fleet

2
[ fleet ]
/ flit /

adjective, fleet·er, fleet·est.

swift; rapid: to be fleet of foot; a fleet horse.

verb (used without object)

verb (used with object)

to cause (time) to pass lightly or swiftly.
Nautical.
  1. to move or change the position of.
  2. to separate the blocks of (a tackle).
  3. to lay (a rope) along a deck.

Origin of fleet

2
before 900; Middle English fleten to be fleet, Old English flēotan to float; see float

Related forms

fleet·ly, adverbfleet·ness, noun
Dictionary.com Unabridged Based on the Random House Unabridged Dictionary, © Random House, Inc. 2019

Examples from the Web for fleetly

British Dictionary definitions for fleetly (1 of 4)

fleet

1
/ (fliːt) /

noun

a number of warships organized as a tactical unit
all the warships of a nation
a number of aircraft, ships, buses, etc, operating together or under the same ownership

Word Origin for fleet

Old English flēot ship, flowing water, from flēotan to float

British Dictionary definitions for fleetly (2 of 4)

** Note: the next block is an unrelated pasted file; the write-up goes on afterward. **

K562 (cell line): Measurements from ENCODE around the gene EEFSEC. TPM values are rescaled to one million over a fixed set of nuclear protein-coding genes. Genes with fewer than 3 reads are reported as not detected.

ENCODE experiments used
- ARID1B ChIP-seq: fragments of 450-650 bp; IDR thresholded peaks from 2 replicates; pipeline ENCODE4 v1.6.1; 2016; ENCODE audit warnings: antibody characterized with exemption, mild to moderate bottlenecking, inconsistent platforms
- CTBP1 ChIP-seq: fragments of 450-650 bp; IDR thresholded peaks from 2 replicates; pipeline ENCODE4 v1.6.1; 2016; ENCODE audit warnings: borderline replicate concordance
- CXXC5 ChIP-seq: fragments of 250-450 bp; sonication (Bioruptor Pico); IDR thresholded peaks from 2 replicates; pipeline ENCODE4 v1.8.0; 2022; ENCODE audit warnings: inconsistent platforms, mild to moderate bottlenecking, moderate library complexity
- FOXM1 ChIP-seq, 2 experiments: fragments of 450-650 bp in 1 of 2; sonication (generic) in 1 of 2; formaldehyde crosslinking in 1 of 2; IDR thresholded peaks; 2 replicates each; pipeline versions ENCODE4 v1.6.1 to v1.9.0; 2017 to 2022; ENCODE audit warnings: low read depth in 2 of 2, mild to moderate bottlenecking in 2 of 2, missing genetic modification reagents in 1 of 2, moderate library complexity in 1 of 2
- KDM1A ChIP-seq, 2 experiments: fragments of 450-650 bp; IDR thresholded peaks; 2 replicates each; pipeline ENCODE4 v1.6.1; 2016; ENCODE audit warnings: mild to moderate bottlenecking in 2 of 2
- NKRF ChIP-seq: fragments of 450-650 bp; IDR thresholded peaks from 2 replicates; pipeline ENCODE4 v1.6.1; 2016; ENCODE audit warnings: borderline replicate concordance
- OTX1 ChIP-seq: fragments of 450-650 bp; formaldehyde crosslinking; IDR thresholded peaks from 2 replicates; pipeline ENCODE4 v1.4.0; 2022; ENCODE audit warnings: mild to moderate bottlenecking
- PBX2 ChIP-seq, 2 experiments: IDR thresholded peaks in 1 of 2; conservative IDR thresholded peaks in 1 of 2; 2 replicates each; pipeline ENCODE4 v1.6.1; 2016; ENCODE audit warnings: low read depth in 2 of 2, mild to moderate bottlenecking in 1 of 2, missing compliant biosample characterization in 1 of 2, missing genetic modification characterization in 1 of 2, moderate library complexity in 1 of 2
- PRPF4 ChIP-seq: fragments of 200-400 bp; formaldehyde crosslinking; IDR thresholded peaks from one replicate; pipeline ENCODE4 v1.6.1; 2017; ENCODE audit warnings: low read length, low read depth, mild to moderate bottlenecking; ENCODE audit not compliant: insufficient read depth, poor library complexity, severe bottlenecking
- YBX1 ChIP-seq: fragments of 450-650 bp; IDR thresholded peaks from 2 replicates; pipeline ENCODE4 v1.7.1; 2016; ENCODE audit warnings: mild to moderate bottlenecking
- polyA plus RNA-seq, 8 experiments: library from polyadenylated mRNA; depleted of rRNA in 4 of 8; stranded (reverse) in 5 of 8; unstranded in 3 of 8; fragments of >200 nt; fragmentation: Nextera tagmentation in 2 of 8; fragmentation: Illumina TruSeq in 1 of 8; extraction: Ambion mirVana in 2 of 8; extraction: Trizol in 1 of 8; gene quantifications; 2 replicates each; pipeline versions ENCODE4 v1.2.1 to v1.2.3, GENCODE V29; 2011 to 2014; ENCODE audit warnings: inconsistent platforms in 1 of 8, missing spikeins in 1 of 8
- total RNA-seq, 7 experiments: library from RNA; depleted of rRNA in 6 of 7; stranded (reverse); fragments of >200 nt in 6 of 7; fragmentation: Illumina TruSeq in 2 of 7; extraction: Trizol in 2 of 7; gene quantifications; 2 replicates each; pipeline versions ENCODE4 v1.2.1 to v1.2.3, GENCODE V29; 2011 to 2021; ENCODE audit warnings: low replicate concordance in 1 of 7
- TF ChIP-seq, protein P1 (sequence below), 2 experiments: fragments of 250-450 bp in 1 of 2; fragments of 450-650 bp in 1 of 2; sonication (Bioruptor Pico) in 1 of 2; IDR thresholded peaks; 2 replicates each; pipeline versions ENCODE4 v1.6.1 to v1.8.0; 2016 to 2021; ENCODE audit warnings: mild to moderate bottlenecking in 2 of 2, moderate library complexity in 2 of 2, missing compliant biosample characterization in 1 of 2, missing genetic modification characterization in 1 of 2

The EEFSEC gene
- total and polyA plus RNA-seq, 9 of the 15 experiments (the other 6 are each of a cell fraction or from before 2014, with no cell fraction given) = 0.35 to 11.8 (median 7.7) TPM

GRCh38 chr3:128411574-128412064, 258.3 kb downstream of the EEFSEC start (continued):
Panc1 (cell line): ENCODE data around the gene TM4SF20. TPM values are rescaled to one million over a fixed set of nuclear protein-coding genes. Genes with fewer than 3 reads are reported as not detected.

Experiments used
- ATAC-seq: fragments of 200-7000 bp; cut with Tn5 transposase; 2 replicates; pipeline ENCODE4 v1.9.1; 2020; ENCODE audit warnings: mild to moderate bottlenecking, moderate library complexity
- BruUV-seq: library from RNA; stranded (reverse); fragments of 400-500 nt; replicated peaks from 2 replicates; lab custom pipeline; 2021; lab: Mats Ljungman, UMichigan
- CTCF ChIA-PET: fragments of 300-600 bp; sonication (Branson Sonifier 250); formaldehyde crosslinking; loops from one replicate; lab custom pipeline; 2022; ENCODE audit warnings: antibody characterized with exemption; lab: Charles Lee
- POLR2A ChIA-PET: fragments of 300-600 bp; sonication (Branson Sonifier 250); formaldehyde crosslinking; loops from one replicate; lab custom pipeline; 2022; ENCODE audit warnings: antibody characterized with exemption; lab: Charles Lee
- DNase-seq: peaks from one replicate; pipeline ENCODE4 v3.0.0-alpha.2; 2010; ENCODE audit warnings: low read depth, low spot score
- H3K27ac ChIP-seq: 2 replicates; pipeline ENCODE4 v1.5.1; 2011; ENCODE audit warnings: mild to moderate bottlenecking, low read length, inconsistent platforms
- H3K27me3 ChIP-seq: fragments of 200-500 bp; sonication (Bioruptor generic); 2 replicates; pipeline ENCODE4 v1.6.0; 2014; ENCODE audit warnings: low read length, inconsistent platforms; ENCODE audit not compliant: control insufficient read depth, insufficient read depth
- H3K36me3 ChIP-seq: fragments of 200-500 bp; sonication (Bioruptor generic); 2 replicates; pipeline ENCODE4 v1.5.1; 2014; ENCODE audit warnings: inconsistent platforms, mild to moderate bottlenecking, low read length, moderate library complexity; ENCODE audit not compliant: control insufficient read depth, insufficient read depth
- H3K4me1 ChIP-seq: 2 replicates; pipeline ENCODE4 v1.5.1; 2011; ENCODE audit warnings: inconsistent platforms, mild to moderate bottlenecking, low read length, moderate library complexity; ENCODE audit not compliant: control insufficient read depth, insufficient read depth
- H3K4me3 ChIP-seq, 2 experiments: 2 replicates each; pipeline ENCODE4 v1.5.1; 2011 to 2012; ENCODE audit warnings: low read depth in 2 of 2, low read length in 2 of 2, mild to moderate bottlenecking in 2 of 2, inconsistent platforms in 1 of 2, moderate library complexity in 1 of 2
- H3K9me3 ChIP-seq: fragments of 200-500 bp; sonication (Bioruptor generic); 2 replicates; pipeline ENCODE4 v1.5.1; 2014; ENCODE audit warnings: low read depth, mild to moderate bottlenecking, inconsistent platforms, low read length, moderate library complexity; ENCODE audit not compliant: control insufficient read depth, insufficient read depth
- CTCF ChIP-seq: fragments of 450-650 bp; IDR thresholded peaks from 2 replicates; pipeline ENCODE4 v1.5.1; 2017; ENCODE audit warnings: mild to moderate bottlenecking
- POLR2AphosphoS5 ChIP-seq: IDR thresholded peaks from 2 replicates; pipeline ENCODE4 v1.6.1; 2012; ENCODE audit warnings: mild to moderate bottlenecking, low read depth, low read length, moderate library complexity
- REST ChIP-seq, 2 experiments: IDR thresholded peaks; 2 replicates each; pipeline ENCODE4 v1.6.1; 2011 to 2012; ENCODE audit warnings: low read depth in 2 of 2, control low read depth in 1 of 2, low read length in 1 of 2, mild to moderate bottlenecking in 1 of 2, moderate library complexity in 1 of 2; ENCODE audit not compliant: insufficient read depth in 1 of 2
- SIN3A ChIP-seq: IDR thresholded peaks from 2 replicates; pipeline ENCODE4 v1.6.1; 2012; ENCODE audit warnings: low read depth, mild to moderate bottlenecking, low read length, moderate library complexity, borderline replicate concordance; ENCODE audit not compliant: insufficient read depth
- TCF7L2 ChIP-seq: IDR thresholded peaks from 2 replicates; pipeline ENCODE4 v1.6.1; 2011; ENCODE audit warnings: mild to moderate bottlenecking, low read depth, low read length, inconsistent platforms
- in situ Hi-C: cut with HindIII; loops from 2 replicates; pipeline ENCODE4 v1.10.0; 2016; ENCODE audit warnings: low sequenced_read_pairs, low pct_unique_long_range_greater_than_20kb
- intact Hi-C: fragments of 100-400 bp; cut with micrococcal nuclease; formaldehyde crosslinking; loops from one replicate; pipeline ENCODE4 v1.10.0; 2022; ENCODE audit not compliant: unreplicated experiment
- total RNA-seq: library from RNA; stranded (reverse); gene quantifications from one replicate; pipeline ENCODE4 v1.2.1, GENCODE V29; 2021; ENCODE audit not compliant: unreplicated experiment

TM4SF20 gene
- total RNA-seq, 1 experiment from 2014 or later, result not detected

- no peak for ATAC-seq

fleet

2
/ (fliːt) /

adjective

rapid in movement; swift
poetic fleeting; transient

verb

Derived Forms

fleetly, adverbfleetness, noun

Word Origin for fleet

probably Old English flēotan to float, glide rapidly; related to Old High German fliozzan to flow, Latin pluere to rain

British Dictionary definitions for fleetly (3 of 4)

fleet

3
/ (fliːt) /

noun

mainly Southeast English a small coastal inlet; creek

Word Origin for fleet

Old English flēot flowing water; see fleet 1

British Dictionary definitions for fleetly (4 of 4)

Fleet

/ (fliːt) /

noun the Fleet

a stream that formerly ran into the Thames between Ludgate Hill and Fleet Street and is now a covered sewer
Also called: Fleet Prison (formerly) a London prison, esp used for holding debtors

Collins English Dictionary - Complete & Unabridged 2012 Digital Edition © William Collins Sons & Co. Ltd. 1979, 1986 © HarperCollins Publishers 1998, 2000, 2003, 2005, 2006, 2007, 2009, 2012